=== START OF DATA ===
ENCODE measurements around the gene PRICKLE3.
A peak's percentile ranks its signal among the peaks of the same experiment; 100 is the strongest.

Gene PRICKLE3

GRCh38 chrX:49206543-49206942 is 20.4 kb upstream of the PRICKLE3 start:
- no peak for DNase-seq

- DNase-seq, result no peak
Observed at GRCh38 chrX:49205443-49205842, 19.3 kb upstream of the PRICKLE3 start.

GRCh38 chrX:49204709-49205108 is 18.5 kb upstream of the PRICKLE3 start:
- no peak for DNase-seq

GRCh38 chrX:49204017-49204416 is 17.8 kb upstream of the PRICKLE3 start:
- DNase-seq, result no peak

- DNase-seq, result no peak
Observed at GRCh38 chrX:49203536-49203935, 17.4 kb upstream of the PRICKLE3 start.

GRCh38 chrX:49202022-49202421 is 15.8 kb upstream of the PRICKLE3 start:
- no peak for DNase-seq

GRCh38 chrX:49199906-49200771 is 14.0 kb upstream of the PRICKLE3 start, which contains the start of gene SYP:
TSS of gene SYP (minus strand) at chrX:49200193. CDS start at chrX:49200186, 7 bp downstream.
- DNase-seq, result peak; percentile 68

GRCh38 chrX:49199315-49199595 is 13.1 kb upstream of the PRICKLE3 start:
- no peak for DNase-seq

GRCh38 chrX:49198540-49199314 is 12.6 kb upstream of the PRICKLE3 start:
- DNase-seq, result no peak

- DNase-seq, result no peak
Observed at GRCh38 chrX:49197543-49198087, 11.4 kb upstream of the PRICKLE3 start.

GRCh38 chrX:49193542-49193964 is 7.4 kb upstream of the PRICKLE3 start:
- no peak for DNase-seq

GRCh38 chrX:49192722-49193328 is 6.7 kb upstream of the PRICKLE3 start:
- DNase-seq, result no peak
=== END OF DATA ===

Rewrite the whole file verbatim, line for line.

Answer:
ENCODE measurements around the gene PRICKLE3.
A peak's percentile ranks its signal among the peaks of the same experiment; 100 is the strongest.

Gene PRICKLE3

GRCh38 chrX:49206543-49206942 is 20.4 kb upstream of the PRICKLE3 start:
- no peak for DNase-seq

- DNase-seq, result no peak
Observed at GRCh38 chrX:49205443-49205842, 19.3 kb upstream of the PRICKLE3 start.

GRCh38 chrX:49204709-49205108 is 18.5 kb upstream of the PRICKLE3 start:
- no peak for DNase-seq

GRCh38 chrX:49204017-49204416 is 17.8 kb upstream of the PRICKLE3 start:
- DNase-seq, result no peak

- DNase-seq, result no peak
Observed at GRCh38 chrX:49203536-49203935, 17.4 kb upstream of the PRICKLE3 start.

GRCh38 chrX:49202022-49202421 is 15.8 kb upstream of the PRICKLE3 start:
- no peak for DNase-seq

GRCh38 chrX:49199906-49200771 is 14.0 kb upstream of the PRICKLE3 start, which contains the start of gene SYP:
TSS of gene SYP (minus strand) at chrX:49200193. CDS start at chrX:49200186, 7 bp downstream.
- DNase-seq, result peak; percentile 68

GRCh38 chrX:49199315-49199595 is 13.1 kb upstream of the PRICKLE3 start:
- no peak for DNase-seq

GRCh38 chrX:49198540-49199314 is 12.6 kb upstream of the PRICKLE3 start:
- DNase-seq, result no peak

- DNase-seq, result no peak
Observed at GRCh38 chrX:49197543-49198087, 11.4 kb upstream of the PRICKLE3 start.

GRCh38 chrX:49193542-49193964 is 7.4 kb upstream of the PRICKLE3 start:
- no peak for DNase-seq

GRCh38 chrX:49192722-49193328 is 6.7 kb upstream of the PRICKLE3 start:
- DNase-seq, result no peak